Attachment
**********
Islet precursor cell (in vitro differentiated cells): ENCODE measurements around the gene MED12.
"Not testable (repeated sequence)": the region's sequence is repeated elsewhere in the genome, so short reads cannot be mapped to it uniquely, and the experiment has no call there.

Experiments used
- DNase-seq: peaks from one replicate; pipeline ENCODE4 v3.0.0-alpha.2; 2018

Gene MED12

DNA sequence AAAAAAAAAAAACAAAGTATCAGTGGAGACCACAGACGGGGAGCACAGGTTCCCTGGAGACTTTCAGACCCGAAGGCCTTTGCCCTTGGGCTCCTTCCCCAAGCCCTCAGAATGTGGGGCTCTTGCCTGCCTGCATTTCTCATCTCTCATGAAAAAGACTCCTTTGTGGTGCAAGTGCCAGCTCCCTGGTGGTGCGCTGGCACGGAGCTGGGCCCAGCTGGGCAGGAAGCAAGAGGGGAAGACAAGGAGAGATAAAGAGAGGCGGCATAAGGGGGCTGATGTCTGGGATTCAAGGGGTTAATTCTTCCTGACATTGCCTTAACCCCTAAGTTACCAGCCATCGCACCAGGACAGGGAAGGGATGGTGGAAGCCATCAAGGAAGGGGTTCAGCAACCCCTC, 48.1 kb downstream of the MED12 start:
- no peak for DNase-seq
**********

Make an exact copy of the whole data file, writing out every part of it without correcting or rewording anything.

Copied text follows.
Islet precursor cell (in vitro differentiated cells): ENCODE measurements around the gene MED12.
"Not testable (repeated sequence)": the region's sequence is repeated elsewhere in the genome, so short reads cannot be mapped to it uniquely, and the experiment has no call there.

Experiments used
- DNase-seq: peaks from one replicate; pipeline ENCODE4 v3.0.0-alpha.2; 2018

Gene MED12

DNA sequence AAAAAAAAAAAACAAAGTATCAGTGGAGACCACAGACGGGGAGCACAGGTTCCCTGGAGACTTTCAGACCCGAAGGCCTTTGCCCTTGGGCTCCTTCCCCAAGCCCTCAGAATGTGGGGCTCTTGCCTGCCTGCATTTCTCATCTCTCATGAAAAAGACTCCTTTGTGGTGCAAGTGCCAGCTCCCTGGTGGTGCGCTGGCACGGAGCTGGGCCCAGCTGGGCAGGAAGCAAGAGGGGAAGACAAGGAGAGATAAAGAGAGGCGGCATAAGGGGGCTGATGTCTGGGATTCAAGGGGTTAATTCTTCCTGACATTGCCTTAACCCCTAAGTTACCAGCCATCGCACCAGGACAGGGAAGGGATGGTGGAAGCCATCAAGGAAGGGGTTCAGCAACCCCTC, 48.1 kb downstream of the MED12 start:
- no peak for DNase-seq